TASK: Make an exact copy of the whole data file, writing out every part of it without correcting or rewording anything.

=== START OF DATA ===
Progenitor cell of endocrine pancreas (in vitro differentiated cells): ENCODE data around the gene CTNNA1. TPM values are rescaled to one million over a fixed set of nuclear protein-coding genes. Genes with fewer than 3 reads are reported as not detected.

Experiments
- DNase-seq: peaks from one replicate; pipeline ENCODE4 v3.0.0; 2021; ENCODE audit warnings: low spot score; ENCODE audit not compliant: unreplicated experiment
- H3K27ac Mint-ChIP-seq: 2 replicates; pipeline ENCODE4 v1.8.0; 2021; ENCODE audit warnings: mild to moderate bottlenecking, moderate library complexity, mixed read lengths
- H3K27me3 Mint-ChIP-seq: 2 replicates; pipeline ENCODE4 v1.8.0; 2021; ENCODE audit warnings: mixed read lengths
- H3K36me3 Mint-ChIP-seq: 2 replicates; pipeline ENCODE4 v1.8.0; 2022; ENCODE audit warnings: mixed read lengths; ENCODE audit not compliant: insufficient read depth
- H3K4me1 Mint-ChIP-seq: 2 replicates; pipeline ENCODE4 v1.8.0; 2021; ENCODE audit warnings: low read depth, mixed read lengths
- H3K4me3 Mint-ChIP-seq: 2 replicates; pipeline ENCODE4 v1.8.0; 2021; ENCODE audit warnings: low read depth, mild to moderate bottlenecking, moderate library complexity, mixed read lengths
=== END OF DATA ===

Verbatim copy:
Progenitor cell of endocrine pancreas (in vitro differentiated cells): ENCODE data around the gene CTNNA1. TPM values are rescaled to one million over a fixed set of nuclear protein-coding genes. Genes with fewer than 3 reads are reported as not detected.

Experiments
- DNase-seq: peaks from one replicate; pipeline ENCODE4 v3.0.0; 2021; ENCODE audit warnings: low spot score; ENCODE audit not compliant: unreplicated experiment
- H3K27ac Mint-ChIP-seq: 2 replicates; pipeline ENCODE4 v1.8.0; 2021; ENCODE audit warnings: mild to moderate bottlenecking, moderate library complexity, mixed read lengths
- H3K27me3 Mint-ChIP-seq: 2 replicates; pipeline ENCODE4 v1.8.0; 2021; ENCODE audit warnings: mixed read lengths
- H3K36me3 Mint-ChIP-seq: 2 replicates; pipeline ENCODE4 v1.8.0; 2022; ENCODE audit warnings: mixed read lengths; ENCODE audit not compliant: insufficient read depth
- H3K4me1 Mint-ChIP-seq: 2 replicates; pipeline ENCODE4 v1.8.0; 2021; ENCODE audit warnings: low read depth, mixed read lengths
- H3K4me3 Mint-ChIP-seq: 2 replicates; pipeline ENCODE4 v1.8.0; 2021; ENCODE audit warnings: low read depth, mild to moderate bottlenecking, moderate library complexity, mixed read lengths